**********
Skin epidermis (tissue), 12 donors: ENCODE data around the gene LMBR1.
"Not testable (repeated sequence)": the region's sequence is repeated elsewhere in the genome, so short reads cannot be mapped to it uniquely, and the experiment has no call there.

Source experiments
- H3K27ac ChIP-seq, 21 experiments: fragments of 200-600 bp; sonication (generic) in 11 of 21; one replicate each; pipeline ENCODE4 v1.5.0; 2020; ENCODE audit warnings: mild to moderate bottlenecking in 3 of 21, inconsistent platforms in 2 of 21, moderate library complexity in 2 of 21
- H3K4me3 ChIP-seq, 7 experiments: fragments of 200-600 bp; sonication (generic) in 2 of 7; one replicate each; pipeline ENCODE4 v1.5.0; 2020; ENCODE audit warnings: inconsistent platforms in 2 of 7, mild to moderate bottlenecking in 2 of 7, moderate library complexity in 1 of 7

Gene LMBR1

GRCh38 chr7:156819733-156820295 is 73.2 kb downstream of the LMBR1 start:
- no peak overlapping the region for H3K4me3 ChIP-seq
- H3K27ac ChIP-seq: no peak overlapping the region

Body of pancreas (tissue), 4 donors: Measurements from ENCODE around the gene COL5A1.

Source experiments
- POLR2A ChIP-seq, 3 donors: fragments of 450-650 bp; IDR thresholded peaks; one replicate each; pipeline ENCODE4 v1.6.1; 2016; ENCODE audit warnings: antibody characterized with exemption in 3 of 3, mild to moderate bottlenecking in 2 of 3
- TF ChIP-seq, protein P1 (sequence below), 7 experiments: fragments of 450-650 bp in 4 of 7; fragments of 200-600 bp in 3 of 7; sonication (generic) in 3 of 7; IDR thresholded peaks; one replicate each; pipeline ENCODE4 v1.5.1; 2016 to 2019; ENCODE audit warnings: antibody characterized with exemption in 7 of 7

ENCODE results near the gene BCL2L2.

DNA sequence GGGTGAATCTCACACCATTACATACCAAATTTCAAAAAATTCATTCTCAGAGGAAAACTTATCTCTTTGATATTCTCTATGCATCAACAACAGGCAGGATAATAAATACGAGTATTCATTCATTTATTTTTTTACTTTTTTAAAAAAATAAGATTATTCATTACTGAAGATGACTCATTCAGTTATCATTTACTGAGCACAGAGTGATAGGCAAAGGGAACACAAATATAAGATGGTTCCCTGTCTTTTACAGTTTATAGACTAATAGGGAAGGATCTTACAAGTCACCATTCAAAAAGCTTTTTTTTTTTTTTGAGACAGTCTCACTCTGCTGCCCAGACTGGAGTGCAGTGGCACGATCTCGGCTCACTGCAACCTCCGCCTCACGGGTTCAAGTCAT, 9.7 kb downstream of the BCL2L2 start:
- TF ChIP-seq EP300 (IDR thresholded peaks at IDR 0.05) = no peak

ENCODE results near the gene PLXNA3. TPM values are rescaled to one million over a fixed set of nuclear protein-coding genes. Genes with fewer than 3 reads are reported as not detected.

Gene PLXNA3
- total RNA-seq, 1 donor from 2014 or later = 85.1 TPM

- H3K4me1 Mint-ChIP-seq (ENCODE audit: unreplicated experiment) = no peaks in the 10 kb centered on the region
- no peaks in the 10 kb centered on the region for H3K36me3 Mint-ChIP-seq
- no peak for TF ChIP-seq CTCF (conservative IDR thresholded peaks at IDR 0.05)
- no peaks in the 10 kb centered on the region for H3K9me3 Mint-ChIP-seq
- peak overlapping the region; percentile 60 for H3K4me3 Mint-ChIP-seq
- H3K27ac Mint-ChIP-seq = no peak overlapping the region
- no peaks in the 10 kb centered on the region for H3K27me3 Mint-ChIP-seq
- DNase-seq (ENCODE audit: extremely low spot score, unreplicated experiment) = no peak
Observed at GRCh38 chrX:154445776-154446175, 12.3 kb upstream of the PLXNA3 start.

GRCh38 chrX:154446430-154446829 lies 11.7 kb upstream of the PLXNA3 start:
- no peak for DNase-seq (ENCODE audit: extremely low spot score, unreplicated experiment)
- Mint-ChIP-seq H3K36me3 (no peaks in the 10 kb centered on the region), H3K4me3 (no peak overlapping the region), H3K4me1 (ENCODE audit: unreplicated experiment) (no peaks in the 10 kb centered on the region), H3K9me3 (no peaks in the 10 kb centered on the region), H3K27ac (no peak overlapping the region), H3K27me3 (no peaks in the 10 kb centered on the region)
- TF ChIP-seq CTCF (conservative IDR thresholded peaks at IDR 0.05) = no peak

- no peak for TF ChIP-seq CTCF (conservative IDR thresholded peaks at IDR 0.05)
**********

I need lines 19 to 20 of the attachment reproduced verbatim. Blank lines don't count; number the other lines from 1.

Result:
- total RNA-seq, 1 donor from 2014 or later = 85.1 TPM

- H3K4me1 Mint-ChIP-seq (ENCODE audit: unreplicated experiment) = no peaks in the 10 kb centered on the region